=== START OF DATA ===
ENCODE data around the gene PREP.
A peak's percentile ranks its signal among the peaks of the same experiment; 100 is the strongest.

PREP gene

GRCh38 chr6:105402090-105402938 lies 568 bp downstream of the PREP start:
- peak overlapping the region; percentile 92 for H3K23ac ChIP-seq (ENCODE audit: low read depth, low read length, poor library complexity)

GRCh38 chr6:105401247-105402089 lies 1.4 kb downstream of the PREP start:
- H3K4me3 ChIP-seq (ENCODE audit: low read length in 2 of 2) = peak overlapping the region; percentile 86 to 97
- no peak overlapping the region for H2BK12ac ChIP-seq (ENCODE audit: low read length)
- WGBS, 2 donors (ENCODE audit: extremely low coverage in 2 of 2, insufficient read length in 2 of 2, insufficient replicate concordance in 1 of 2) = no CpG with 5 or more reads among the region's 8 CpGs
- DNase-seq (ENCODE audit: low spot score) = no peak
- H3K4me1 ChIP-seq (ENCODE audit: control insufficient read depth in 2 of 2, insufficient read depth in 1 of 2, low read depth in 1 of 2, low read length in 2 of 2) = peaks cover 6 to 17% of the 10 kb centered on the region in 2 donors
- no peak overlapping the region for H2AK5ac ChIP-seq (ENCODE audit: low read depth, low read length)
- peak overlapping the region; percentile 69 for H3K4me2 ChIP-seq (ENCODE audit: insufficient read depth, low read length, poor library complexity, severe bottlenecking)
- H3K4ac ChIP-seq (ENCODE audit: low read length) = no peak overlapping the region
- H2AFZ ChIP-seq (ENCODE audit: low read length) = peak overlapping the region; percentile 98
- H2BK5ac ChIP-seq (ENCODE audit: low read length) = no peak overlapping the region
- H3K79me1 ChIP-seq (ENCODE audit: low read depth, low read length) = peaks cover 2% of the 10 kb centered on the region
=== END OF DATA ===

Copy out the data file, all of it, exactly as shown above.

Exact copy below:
ENCODE data around the gene PREP.
A peak's percentile ranks its signal among the peaks of the same experiment; 100 is the strongest.

PREP gene

GRCh38 chr6:105402090-105402938 lies 568 bp downstream of the PREP start:
- peak overlapping the region; percentile 92 for H3K23ac ChIP-seq (ENCODE audit: low read depth, low read length, poor library complexity)

GRCh38 chr6:105401247-105402089 lies 1.4 kb downstream of the PREP start:
- H3K4me3 ChIP-seq (ENCODE audit: low read length in 2 of 2) = peak overlapping the region; percentile 86 to 97
- no peak overlapping the region for H2BK12ac ChIP-seq (ENCODE audit: low read length)
- WGBS, 2 donors (ENCODE audit: extremely low coverage in 2 of 2, insufficient read length in 2 of 2, insufficient replicate concordance in 1 of 2) = no CpG with 5 or more reads among the region's 8 CpGs
- DNase-seq (ENCODE audit: low spot score) = no peak
- H3K4me1 ChIP-seq (ENCODE audit: control insufficient read depth in 2 of 2, insufficient read depth in 1 of 2, low read depth in 1 of 2, low read length in 2 of 2) = peaks cover 6 to 17% of the 10 kb centered on the region in 2 donors
- no peak overlapping the region for H2AK5ac ChIP-seq (ENCODE audit: low read depth, low read length)
- peak overlapping the region; percentile 69 for H3K4me2 ChIP-seq (ENCODE audit: insufficient read depth, low read length, poor library complexity, severe bottlenecking)
- H3K4ac ChIP-seq (ENCODE audit: low read length) = no peak overlapping the region
- H2AFZ ChIP-seq (ENCODE audit: low read length) = peak overlapping the region; percentile 98
- H2BK5ac ChIP-seq (ENCODE audit: low read length) = no peak overlapping the region
- H3K79me1 ChIP-seq (ENCODE audit: low read depth, low read length) = peaks cover 2% of the 10 kb centered on the region